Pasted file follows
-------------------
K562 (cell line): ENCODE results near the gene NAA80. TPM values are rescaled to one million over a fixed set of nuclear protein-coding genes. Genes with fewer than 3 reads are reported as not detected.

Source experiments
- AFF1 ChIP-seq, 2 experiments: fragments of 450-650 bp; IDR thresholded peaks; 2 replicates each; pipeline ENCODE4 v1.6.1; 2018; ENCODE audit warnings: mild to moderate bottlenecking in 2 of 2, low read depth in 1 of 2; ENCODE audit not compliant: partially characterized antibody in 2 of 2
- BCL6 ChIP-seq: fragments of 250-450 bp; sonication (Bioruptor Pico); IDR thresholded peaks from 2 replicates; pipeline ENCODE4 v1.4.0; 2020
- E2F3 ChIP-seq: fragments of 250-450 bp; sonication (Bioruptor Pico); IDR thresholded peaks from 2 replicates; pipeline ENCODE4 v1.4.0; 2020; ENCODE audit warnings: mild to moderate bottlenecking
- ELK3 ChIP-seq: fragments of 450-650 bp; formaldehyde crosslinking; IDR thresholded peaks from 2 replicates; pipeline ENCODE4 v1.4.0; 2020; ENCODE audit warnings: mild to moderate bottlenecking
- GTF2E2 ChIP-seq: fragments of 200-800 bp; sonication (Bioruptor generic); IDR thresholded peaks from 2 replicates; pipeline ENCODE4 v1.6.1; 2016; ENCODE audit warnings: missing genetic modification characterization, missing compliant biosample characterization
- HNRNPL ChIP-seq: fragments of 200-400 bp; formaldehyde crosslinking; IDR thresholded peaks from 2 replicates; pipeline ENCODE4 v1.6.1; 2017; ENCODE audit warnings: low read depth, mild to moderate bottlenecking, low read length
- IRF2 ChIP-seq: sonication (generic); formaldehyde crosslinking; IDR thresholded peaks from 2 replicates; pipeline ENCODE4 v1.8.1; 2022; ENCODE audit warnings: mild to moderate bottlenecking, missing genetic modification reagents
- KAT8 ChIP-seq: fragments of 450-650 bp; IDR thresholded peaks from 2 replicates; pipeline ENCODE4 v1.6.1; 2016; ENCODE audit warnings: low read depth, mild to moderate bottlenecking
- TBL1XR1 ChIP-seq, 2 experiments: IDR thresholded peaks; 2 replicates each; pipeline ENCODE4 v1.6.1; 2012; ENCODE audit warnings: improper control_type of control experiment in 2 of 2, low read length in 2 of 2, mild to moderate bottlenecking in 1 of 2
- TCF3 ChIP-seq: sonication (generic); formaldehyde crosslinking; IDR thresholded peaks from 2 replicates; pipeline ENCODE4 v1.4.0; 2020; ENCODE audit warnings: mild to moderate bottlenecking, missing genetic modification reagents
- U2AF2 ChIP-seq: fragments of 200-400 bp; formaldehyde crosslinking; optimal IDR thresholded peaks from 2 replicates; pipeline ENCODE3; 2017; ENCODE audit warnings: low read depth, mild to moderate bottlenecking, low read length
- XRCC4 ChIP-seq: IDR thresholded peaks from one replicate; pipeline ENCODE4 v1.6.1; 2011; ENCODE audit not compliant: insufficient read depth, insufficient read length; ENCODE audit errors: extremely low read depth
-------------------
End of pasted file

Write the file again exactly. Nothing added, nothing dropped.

K562 (cell line): ENCODE results near the gene NAA80. TPM values are rescaled to one million over a fixed set of nuclear protein-coding genes. Genes with fewer than 3 reads are reported as not detected.

Source experiments
- AFF1 ChIP-seq, 2 experiments: fragments of 450-650 bp; IDR thresholded peaks; 2 replicates each; pipeline ENCODE4 v1.6.1; 2018; ENCODE audit warnings: mild to moderate bottlenecking in 2 of 2, low read depth in 1 of 2; ENCODE audit not compliant: partially characterized antibody in 2 of 2
- BCL6 ChIP-seq: fragments of 250-450 bp; sonication (Bioruptor Pico); IDR thresholded peaks from 2 replicates; pipeline ENCODE4 v1.4.0; 2020
- E2F3 ChIP-seq: fragments of 250-450 bp; sonication (Bioruptor Pico); IDR thresholded peaks from 2 replicates; pipeline ENCODE4 v1.4.0; 2020; ENCODE audit warnings: mild to moderate bottlenecking
- ELK3 ChIP-seq: fragments of 450-650 bp; formaldehyde crosslinking; IDR thresholded peaks from 2 replicates; pipeline ENCODE4 v1.4.0; 2020; ENCODE audit warnings: mild to moderate bottlenecking
- GTF2E2 ChIP-seq: fragments of 200-800 bp; sonication (Bioruptor generic); IDR thresholded peaks from 2 replicates; pipeline ENCODE4 v1.6.1; 2016; ENCODE audit warnings: missing genetic modification characterization, missing compliant biosample characterization
- HNRNPL ChIP-seq: fragments of 200-400 bp; formaldehyde crosslinking; IDR thresholded peaks from 2 replicates; pipeline ENCODE4 v1.6.1; 2017; ENCODE audit warnings: low read depth, mild to moderate bottlenecking, low read length
- IRF2 ChIP-seq: sonication (generic); formaldehyde crosslinking; IDR thresholded peaks from 2 replicates; pipeline ENCODE4 v1.8.1; 2022; ENCODE audit warnings: mild to moderate bottlenecking, missing genetic modification reagents
- KAT8 ChIP-seq: fragments of 450-650 bp; IDR thresholded peaks from 2 replicates; pipeline ENCODE4 v1.6.1; 2016; ENCODE audit warnings: low read depth, mild to moderate bottlenecking
- TBL1XR1 ChIP-seq, 2 experiments: IDR thresholded peaks; 2 replicates each; pipeline ENCODE4 v1.6.1; 2012; ENCODE audit warnings: improper control_type of control experiment in 2 of 2, low read length in 2 of 2, mild to moderate bottlenecking in 1 of 2
- TCF3 ChIP-seq: sonication (generic); formaldehyde crosslinking; IDR thresholded peaks from 2 replicates; pipeline ENCODE4 v1.4.0; 2020; ENCODE audit warnings: mild to moderate bottlenecking, missing genetic modification reagents
- U2AF2 ChIP-seq: fragments of 200-400 bp; formaldehyde crosslinking; optimal IDR thresholded peaks from 2 replicates; pipeline ENCODE3; 2017; ENCODE audit warnings: low read depth, mild to moderate bottlenecking, low read length
- XRCC4 ChIP-seq: IDR thresholded peaks from one replicate; pipeline ENCODE4 v1.6.1; 2011; ENCODE audit not compliant: insufficient read depth, insufficient read length; ENCODE audit errors: extremely low read depth